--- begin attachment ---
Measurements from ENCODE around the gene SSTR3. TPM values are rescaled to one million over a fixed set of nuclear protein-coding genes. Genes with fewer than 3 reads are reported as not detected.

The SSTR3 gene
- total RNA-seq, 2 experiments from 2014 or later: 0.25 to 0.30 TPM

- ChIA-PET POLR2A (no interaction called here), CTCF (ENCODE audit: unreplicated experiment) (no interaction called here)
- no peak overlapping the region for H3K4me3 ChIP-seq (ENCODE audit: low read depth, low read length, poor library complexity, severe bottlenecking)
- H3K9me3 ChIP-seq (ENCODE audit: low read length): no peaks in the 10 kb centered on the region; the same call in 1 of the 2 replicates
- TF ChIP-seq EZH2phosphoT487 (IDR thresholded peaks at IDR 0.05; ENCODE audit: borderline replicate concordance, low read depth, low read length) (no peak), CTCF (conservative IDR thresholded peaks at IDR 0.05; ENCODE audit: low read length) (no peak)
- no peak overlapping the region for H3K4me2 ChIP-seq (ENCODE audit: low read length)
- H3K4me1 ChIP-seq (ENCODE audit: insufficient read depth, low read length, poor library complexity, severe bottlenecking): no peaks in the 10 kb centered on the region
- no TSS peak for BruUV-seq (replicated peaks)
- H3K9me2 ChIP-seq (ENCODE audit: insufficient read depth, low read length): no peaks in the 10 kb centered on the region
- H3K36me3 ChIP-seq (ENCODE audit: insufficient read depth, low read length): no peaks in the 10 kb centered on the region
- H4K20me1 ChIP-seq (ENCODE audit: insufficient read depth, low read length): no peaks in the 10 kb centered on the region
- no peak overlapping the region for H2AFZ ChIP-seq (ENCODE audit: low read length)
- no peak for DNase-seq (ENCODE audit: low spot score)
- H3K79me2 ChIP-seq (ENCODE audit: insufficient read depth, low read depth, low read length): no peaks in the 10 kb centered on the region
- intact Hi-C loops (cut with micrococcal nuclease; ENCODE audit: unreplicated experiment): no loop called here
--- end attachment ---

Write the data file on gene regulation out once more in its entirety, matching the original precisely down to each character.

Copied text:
Measurements from ENCODE around the gene SSTR3. TPM values are rescaled to one million over a fixed set of nuclear protein-coding genes. Genes with fewer than 3 reads are reported as not detected.

The SSTR3 gene
- total RNA-seq, 2 experiments from 2014 or later: 0.25 to 0.30 TPM

- ChIA-PET POLR2A (no interaction called here), CTCF (ENCODE audit: unreplicated experiment) (no interaction called here)
- no peak overlapping the region for H3K4me3 ChIP-seq (ENCODE audit: low read depth, low read length, poor library complexity, severe bottlenecking)
- H3K9me3 ChIP-seq (ENCODE audit: low read length): no peaks in the 10 kb centered on the region; the same call in 1 of the 2 replicates
- TF ChIP-seq EZH2phosphoT487 (IDR thresholded peaks at IDR 0.05; ENCODE audit: borderline replicate concordance, low read depth, low read length) (no peak), CTCF (conservative IDR thresholded peaks at IDR 0.05; ENCODE audit: low read length) (no peak)
- no peak overlapping the region for H3K4me2 ChIP-seq (ENCODE audit: low read length)
- H3K4me1 ChIP-seq (ENCODE audit: insufficient read depth, low read length, poor library complexity, severe bottlenecking): no peaks in the 10 kb centered on the region
- no TSS peak for BruUV-seq (replicated peaks)
- H3K9me2 ChIP-seq (ENCODE audit: insufficient read depth, low read length): no peaks in the 10 kb centered on the region
- H3K36me3 ChIP-seq (ENCODE audit: insufficient read depth, low read length): no peaks in the 10 kb centered on the region
- H4K20me1 ChIP-seq (ENCODE audit: insufficient read depth, low read length): no peaks in the 10 kb centered on the region
- no peak overlapping the region for H2AFZ ChIP-seq (ENCODE audit: low read length)
- no peak for DNase-seq (ENCODE audit: low spot score)
- H3K79me2 ChIP-seq (ENCODE audit: insufficient read depth, low read depth, low read length): no peaks in the 10 kb centered on the region
- intact Hi-C loops (cut with micrococcal nuclease; ENCODE audit: unreplicated experiment): no loop called here